Coldplay, Bob Dylan and the techiest music videos ever

With Coldplay releasing an incredible interactive video/game for Ink, we look back at breathrough moments in music television

Yes yes yes. We get it. You hate Coldplay because they are lame and you are cool, but just shut up for a second, they’ve done something pretty amazing. Instead of releasing a standard music video for the song Ink (from the album Ghost Stories) they have produced a gorgerous, animated, interactive epic.


A shipwreck survivor washes up on a mysterious island in search of his lost love. Throughout, fans make decisions that effect how the story progresses. It’s a modern, musical update to the old Choose Your Own Adventure books. Do you choose the compass or the pocket knife? Do you go left or right? There are 300 different scenarios to see, but then you would have to listen to the song 300 times…

It’s a sign of how inventive and ambitious music videos have become. Here are some more breakthrough technical moments in musical history, from the very beginning to when Instagram killed the video star.

Bohemian Rhapsody, Queen (1975)

One day there will be a list of music videos that doesn’t feature Bohemian Rhapsody, but today is not that day. As the father of the modern music video it was already innovative, but it’s worth bearing in mind that all of the effects were completed live rather than added later. Special lenses were fitted to the cameras for the famous ‘honeycomb’ moment, and the impressive infinite mirror effect was achieved by filming directly off a television screen. Crude methods, but boy they worked well.

Ashes to Ashes, David Bowie (1980)

If Bohemian Rhapsody proved what was possible ‘in camera’, Bowie’s eulogy for the 1970s shows the fun you could have in post-production. On release it was the most expensive music video ever made, costing a whopping £250,000, and is a tour through each toy in the 1980’s toybox: featuring everything from solarisation to desaturation to clown costumes.

Money for Nothing, Dire Straits (1985)

The mid-1980s! What a time to be alive and producing music videos. The birth of MTV meant more money for them, resulting in massive technical experimentation. Dire Straits broke new ground in computer animation (no seriously) with Money for Nothing…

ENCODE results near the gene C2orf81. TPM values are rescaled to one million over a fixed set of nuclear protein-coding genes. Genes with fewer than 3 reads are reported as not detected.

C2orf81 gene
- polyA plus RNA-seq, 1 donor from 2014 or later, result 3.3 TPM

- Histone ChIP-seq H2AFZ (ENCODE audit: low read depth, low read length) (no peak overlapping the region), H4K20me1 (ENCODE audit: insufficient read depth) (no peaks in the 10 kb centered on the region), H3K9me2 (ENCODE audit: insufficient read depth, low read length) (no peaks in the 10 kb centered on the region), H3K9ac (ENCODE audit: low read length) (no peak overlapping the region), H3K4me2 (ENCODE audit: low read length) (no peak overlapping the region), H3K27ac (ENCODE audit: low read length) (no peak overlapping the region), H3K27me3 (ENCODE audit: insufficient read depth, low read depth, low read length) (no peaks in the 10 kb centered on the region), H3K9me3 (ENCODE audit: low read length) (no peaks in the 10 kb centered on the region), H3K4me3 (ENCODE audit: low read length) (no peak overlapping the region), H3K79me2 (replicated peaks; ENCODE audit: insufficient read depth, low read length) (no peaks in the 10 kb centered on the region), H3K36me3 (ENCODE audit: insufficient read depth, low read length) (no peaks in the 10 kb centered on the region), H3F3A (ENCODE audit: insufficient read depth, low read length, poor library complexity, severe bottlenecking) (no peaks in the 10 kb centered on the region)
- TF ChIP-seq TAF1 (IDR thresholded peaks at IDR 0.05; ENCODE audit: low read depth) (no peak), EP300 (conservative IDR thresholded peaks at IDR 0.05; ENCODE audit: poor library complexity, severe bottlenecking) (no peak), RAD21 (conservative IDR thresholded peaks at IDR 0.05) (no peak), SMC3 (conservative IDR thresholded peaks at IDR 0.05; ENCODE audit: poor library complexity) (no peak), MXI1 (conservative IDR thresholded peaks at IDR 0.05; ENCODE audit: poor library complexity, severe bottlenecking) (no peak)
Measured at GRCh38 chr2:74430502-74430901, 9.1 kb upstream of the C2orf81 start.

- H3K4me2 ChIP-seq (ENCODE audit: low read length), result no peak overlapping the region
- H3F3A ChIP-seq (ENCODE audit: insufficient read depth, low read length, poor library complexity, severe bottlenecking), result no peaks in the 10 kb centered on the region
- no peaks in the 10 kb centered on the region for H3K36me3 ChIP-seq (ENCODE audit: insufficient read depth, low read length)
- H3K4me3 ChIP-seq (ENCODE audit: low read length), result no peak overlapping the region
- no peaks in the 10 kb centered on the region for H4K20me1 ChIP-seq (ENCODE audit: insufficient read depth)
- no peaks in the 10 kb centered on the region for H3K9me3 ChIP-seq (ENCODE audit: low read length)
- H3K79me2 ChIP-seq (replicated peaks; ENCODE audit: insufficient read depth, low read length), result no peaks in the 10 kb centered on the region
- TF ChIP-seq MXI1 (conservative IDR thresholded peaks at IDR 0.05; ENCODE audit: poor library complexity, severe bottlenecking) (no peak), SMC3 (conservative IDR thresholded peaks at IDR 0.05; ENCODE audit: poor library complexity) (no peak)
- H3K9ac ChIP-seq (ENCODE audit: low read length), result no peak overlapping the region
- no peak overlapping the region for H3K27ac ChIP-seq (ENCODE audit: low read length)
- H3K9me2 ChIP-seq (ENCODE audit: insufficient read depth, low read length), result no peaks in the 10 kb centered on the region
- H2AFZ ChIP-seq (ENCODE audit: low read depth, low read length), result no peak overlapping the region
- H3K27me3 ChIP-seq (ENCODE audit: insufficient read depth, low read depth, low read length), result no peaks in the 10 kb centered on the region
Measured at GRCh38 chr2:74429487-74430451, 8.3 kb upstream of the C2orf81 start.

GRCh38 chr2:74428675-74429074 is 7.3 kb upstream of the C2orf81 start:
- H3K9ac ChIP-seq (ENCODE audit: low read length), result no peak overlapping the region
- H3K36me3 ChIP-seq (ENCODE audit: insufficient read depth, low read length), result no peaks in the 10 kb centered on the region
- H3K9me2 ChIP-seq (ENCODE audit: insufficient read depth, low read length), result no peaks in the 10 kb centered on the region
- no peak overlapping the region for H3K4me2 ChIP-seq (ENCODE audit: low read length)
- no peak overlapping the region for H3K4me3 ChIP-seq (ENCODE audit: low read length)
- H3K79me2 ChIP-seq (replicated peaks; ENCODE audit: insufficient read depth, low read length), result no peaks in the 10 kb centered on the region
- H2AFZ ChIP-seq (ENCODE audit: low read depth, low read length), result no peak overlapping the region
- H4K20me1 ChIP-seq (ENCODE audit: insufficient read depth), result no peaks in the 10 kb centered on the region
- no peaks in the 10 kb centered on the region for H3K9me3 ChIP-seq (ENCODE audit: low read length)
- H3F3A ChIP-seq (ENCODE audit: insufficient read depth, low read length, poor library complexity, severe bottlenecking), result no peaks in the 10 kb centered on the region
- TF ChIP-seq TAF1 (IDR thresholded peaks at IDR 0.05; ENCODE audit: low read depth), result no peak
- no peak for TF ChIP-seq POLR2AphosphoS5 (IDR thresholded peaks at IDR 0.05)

Take on Me, A-ha (1985)

…A-ha took the old Hollywood art of rotoscoping to new heights, tracing over 3,000 live-action frames to produce their sketchy romance…

Sledgehammer, A-ha (1986)

…and Aardman Animation (Wallace and Gromit) produced this stop-motion masterpiece. Filmed one frame at a time, Peter Gabriel was forced to lie under a glass sheet for 16 hours, and Nick Park had the uneviable task of hand-animating two rancid chicken carcasses under hot studio lights.

All is Full of Love, Bjork (1998)

Look at the Dire Straits video again. Now watch this stunning story of robotic love. Incredible, isn’t it? From boxy homophobes to photorealistic androids in just over a decade. Chris Cunningham, perhaps more famous for disturbing collaborations with Aphex Twin, directed this milestone in autobotic erotic art.

Happy, Pharrell Williams (2013)

It’s hard to impress modern jaded audiences with special effects, resulting in a new trend for interactive music videos. Pharrel’s Happy became an all-consuming international mega-hit, and was the perfect way to celebrate. A 24 hour music video, it shows members of the public dancing away to the song at all hours. Clicking around the clock to spot the celebrity cameos soon became a global obsession.

Like a Rolling Stone, Bob Dylan (2013)


And finally, it’s a very old dog with a very new trick. Almost half a century after first releasing Like a Rolling Stone, Dylan finally got around to creating a music video. Actually, he made 16 of them. An entire TV schedule of people lip-syncing to the track, users can flick between history documentaries and game shows at their leisure. It’s clever and eerie and while supremely modern, works well with the classic song. It’s the ultimate Music Television.

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